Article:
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Flashbacks: Echoes of Past Issues

THE ROAD TO CHANGE a review by Brianne Holmes Brenda Rufener. Where I Live. HarperTeen, 2018. —. Since We Last Spoke. HarperTeen. 2019.

BRIANNE HOLMES received her BA in Communications with a writing concentration from Anderson University and her MA in English with a creative writing concentration from East Carolina University. She is currently employed at Erskine College. BRENDA RUFENER, a technical writer turned novelist, graduated from Whitman College, focusing on English and Biology. Where I Live is her first novel.

Brenda Rufener’s two young adult novels, Where I Live and Since We Last Spoke, are heavy but hopeful. Both novels boldly confront weighty social issues and grapple with emotionally charged subject matter. Remarkably, they do so in ways that remain true to the stories, only occasionally drifting into heavyhanded social commentary. Where I Live, Rufener’s debut novel, opens with an intriguing premise. The protagonist and narrator, Linden Rose, is snarky, smart, and secretly homeless. Linden’s main objective is to avoid becoming a ward of the state, even if this means hoodwinking her high school’s administration and deceiving her two best friends, Ham and Seung. Linden lives inside her small-town high school and develops clever personal protocols to avoid discovery. Early in the novel, she narrates, “We’re all footsteps from death’s iced embrace. But homelessness? I’m one step ahead. Living by rules I designed will keep me there” (1). Linden actually wants to remain homeless because she believes this will give her the autonomy to shape her own future. Linden is capable and independent, but her situation becomes increasingly complicated as she and her friend Seung begin to develop romantic feelings for one another. Linden must decide whether she can build a relationship without complete truth and trust. While the plot of the novel is fast-paced and engaging, transitions in the story are sometimes abrupt and confusing. Sudden changes in location or jumps in time occur without sufficient details to ground the reader in the action. In addition, the nov-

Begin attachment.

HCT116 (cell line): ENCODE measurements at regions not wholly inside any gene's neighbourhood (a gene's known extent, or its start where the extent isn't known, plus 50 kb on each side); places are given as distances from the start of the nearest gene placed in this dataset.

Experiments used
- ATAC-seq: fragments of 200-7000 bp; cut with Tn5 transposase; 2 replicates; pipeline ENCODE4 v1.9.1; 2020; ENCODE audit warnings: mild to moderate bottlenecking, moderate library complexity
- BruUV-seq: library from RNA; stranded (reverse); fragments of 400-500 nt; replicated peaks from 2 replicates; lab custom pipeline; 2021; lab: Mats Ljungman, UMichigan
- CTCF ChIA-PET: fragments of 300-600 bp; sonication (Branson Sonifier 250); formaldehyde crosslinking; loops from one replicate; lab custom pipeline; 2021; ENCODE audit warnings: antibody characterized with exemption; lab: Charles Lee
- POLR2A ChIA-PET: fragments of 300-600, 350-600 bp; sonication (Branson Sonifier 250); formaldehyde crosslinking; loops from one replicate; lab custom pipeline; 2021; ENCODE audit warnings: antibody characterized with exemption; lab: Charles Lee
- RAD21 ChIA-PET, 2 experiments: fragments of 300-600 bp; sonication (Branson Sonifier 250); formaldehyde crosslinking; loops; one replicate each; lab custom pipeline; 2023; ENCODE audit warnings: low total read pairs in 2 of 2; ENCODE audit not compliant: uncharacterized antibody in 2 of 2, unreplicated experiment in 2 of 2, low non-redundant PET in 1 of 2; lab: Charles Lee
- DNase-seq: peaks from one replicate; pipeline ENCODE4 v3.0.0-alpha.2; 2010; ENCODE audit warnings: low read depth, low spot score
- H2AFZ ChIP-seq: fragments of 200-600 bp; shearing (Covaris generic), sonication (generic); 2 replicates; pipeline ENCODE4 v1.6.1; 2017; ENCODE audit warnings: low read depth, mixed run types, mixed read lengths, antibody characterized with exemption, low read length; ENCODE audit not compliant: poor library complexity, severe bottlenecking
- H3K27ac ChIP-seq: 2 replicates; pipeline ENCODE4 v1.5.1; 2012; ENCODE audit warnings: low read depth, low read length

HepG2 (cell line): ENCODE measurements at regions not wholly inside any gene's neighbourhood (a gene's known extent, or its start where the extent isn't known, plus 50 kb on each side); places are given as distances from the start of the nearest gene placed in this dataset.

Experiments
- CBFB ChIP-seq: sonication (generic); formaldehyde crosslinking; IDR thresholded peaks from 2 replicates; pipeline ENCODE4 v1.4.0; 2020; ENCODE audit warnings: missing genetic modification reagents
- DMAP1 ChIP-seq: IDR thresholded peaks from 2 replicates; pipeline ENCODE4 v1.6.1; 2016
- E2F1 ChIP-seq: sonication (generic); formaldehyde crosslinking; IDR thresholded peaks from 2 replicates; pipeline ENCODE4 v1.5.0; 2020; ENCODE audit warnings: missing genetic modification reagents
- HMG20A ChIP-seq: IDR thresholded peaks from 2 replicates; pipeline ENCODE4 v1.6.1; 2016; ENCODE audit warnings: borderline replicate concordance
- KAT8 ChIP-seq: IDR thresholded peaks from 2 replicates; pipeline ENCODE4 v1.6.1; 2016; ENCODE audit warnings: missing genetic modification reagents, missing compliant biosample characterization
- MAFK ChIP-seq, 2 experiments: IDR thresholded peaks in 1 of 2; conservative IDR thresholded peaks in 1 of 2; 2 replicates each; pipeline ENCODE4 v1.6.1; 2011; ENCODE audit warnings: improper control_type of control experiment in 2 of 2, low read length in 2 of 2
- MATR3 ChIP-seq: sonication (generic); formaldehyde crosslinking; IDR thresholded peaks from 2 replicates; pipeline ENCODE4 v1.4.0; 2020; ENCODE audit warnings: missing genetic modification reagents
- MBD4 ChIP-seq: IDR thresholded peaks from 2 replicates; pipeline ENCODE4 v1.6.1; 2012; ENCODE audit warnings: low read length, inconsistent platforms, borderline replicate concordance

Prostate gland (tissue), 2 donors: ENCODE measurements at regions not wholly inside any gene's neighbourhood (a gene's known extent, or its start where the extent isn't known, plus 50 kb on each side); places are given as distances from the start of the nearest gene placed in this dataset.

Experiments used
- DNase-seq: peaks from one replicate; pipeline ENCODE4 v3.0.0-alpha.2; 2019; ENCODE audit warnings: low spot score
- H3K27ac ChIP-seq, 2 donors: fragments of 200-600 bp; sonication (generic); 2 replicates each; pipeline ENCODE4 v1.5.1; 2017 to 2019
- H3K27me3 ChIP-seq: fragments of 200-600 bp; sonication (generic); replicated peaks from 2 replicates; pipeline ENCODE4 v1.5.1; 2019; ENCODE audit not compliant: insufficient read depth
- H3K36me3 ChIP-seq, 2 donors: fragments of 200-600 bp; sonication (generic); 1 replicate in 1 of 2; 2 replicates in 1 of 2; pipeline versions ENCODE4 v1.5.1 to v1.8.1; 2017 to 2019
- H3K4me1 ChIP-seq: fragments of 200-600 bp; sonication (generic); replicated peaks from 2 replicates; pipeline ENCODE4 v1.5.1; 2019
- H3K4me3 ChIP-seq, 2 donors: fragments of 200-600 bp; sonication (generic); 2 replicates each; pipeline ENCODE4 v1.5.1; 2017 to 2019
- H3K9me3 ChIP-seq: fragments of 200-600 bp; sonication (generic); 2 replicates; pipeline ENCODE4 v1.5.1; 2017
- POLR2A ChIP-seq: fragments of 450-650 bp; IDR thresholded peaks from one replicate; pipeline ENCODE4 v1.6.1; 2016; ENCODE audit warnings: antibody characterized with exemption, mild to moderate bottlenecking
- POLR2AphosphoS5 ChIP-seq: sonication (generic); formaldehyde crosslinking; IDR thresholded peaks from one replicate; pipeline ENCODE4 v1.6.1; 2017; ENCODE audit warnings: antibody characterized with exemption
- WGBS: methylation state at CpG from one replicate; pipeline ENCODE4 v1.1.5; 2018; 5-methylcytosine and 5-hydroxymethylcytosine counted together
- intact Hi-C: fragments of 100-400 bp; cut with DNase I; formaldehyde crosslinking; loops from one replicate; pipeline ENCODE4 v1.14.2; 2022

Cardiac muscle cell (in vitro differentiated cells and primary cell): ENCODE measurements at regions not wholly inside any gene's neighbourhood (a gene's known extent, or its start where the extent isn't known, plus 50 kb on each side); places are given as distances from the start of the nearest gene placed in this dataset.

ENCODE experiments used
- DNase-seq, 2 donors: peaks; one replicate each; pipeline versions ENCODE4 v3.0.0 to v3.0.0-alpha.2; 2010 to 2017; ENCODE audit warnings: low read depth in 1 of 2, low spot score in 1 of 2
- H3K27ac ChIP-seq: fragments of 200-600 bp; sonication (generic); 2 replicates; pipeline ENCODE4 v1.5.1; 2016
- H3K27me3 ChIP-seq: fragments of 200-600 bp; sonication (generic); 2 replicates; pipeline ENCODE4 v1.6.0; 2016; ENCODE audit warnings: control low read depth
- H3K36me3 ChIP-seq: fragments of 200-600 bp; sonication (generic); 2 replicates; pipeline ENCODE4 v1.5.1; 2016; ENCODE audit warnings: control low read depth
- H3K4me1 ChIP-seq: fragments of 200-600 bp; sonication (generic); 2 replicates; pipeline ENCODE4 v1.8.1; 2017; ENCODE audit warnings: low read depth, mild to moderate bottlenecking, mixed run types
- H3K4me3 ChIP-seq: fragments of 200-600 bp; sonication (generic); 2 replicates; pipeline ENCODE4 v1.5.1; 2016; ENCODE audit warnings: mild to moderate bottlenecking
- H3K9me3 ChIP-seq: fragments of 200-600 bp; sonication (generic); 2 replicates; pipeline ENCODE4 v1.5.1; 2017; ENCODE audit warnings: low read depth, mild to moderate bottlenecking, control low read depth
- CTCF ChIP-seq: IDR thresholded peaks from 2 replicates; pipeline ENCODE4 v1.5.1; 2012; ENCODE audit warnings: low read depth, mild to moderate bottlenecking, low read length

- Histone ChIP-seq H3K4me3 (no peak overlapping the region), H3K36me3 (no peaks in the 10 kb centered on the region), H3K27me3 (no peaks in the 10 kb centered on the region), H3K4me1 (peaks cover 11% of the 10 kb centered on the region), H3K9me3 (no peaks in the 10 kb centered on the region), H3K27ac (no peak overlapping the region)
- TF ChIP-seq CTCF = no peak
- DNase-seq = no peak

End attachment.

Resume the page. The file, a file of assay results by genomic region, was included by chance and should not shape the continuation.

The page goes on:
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el’s supporting cast members occasionally become caricatures rather than characters, present in the story to fill a role or make a point, and at times the dialogue seems a bit unnatural. That said, Rufener maintains a strong narrative voice and creates characters who are genuinely endearing. Linden refers to herself and her two best friends as “the Triangle.” All three are intensely loyal and delightfully quirky. With no biological relatives of her own, Linden claims the Triangle as her family and quotes a mob movie to support her assertion that family is “who you are sworn to, not who you were born to” (326). The friendship between Linden, Ham, and Seung forms the emotional and thematic core of the story. Kindness and friendship offer hope in the midst of the harshest of circumstances. Throughout the novel, Rufener grapples with the issue of homelessness in a way that is both engaging and personal. With Linden as the first-person narrator, the reader is able to experience her constant anxiety, along with the mental and physical stress of daily survival. At the same time, Linden longs for love and acceptance like any other teen, like any other human. These ordinary human desires make her both likable and believable. Not only does the book bring homelessness to a personal level, its subplot highlights the issue of domestic violence. As the story progresses, Linden, Ham, and Seung begin to suspect that their classmate Bea is in an abusive relationship. This suspicion dredges up unwanted memories for Linden as her mother was also a victim of domestic violence. While

Profile for East Carolina University

North Carolina Literary Review Online 2020  

A literary review published online annually by East Carolina University and by the North Carolina Literary and Historical Association.

North Carolina Literary Review Online 2020  

A literary review published online annually by East Carolina University and by the North Carolina Literary and Historical Association.

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